Biden Lands In Polish City Close To Ukrainian Border As Russia Signals New Focus
By RFE/RL's Ukrainian Service March 25, 2022
U.S. President Joe Biden has visited U.S. troops near the Polish border with Ukraine amid signals from Moscow that the Kremlin has scaled back its goals in its unprovoked attack on its neighbor to concentrate on capturing territory claimed by Russia-backed separatists.
Biden shook hands with dozens of soldiers during the surprise visit on March 25 to the city of Rzeszow, less than 100 miles from a military base in the western Ukrainian city of Yavoriv, which was ravaged by Russian air strikes on March 13.
Poland is hosting thousands of U.S. troops stationed there as part of a NATO battlegroup and has taken in more than 2 million Ukrainian refugees since Russia launched its invasion of Ukraine on February 24.
Biden arrived in Poland from Brussels, where he and European Commission President Ursula von der Leyen announced a deal under which the bloc will receive at least 15 billion cubic meters of American liquefied natural gas (LNG) this year amid Europe's efforts to wean itself off Russian gas imports.
The fighting has pushed almost 4 million civilians out of Ukraine, while tens of thousands of others are still stranded in cities without utilities and dwindling foods supplies.
After a month of fighting, Russia has yet to take a major city in Ukraine, and with Ukrainian forces recapturing some territory in pitched battles just outside of Kyiv, Moscow appeared to be recalibrating its plans.
Russia's Defense Ministry said on March 25 that the first phase of its operation -- which has been met with surprisingly stiff resistance, stalling advances in many parts of the country -- was mostly complete, and that it would now focus on "liberating" two eastern regions claimed by Russia-backed separatists.
It added that military operations would continue until Russian forces had completed the tasks that had been set, without elaborating.
Days before launching the attack, Russia recognized the separatist-controlled districts of Luhansk and Donetsk regions of Ukraine, which Moscow and the separatists call the Donetsk People's Republic and the Luhansk People's Republic.
One of the focuses of Moscow's invasion has been the southern port city of Mariupol, which lies between Russian-occupied Crimea and the eastern areas held by the separatists.
The heavy fighting has trapped tens of thousands of civilians in the besieged city with dwindling supplies.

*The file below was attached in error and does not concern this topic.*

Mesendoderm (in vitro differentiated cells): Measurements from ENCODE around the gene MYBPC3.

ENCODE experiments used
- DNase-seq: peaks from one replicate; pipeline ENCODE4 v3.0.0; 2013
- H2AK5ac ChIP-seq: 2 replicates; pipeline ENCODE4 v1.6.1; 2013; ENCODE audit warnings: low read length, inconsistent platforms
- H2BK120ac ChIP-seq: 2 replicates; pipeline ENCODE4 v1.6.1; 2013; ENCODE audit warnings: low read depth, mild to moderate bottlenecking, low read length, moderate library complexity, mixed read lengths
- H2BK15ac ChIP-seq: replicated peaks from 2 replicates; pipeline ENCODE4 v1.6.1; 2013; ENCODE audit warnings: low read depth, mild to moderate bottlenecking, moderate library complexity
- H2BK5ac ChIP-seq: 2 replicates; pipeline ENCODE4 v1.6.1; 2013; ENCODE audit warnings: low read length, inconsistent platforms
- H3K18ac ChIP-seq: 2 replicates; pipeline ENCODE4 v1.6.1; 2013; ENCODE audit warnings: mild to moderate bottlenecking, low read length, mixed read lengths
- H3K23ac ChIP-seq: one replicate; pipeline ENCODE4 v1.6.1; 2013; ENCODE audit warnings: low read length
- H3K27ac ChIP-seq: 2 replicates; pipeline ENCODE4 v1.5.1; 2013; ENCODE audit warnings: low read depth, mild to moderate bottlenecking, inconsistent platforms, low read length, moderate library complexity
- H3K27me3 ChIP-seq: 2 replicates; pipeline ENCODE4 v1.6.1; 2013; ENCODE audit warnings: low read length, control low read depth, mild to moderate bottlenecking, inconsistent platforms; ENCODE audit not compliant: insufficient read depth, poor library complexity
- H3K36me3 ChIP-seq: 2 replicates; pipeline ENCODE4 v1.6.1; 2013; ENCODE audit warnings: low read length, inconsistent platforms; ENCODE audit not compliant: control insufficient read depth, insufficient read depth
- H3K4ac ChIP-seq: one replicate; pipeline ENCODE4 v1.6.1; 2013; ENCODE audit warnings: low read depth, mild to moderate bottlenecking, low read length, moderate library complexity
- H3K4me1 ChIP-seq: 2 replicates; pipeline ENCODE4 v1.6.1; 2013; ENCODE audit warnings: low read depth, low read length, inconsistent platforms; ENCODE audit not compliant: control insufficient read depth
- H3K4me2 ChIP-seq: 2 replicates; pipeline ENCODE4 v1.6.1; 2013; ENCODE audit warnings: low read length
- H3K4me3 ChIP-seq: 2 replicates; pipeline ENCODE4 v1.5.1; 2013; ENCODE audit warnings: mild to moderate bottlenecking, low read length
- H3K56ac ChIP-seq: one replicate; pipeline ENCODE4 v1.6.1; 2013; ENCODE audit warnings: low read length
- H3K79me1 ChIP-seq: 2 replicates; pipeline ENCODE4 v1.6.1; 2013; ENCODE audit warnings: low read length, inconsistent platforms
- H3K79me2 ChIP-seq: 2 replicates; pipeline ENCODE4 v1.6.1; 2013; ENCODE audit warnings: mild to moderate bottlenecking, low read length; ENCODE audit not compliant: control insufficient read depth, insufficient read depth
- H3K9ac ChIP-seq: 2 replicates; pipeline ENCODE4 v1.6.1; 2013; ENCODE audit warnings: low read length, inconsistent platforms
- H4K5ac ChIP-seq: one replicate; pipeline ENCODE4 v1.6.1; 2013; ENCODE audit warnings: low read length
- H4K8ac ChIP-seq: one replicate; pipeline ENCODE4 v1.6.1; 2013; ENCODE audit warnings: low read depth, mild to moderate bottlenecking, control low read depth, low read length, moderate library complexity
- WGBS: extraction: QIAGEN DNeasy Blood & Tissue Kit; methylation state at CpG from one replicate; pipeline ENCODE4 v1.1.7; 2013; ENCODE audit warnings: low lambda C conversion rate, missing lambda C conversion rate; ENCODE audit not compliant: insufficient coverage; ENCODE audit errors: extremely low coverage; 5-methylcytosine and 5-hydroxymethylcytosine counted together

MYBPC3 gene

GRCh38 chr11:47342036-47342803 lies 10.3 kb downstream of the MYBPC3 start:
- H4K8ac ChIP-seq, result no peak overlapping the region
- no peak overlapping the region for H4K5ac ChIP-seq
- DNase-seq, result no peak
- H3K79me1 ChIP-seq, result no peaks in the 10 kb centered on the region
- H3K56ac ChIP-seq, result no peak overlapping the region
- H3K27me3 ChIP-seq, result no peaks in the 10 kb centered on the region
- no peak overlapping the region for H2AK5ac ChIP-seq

Civilian targets around Mariupol have been destroyed by Russian air strikes, including a theater where hundreds were sheltering.
Mariupol officials on March 25 gave their first estimate -- based on eyewitness accounts -- of the death toll from the strikes on the city's Drama Theater, saying some 300 civilians are thought to have been killed.
Since the March 16 attack on the Mariupol Drama Theater, Ukrainian authorities had held back on giving any death toll, saying they were still trying to establish verified numbers but were being hampered by continued Russian shelling in nearby neighborhoods.
Mariupol's city council wrote on Telegram that although "no one wants to believe what happened, the words of those who were inside the building at the time of the terrorist act say otherwise."
Britain's Defense Ministry confirmed on March 25 that Ukraine has reoccupied towns and defensive positions up to 35 kilometers east of Kyiv, helped by Russian forces falling back on overextended supply lines.
The ministry added that Ukrainian forces were "likely to continue to attempt to push Russian forces back" towards Hostomel Airfield northwest of Kyiv.
The ministry said that "logistic issues and Ukrainian resistance" were also slowing down Russian attempts to circumvent the southern city of Mykolayiv as they attempted to push toward the key port city of Odesa.
Ukrainian Foreign Minister Dmytro Kuleba said on Twitter that there had not yet been a consensus in peace negotiations.
"Ukraine's position is clear: cease-fire, security guarantees, no compromises on territorial integrity. But Russia sticks to ultimatums," he said.
He added that Ukraine needs more sanctions and more military aid "to stimulate a more constructive approach."
With reporting by AP, AFP, and Reuters
Copyright (c) 2022. RFE/RL, Inc. Reprinted with the permission of Radio Free Europe/Radio Liberty, 1201 Connecticut Ave., N.W. Washington DC 20036.
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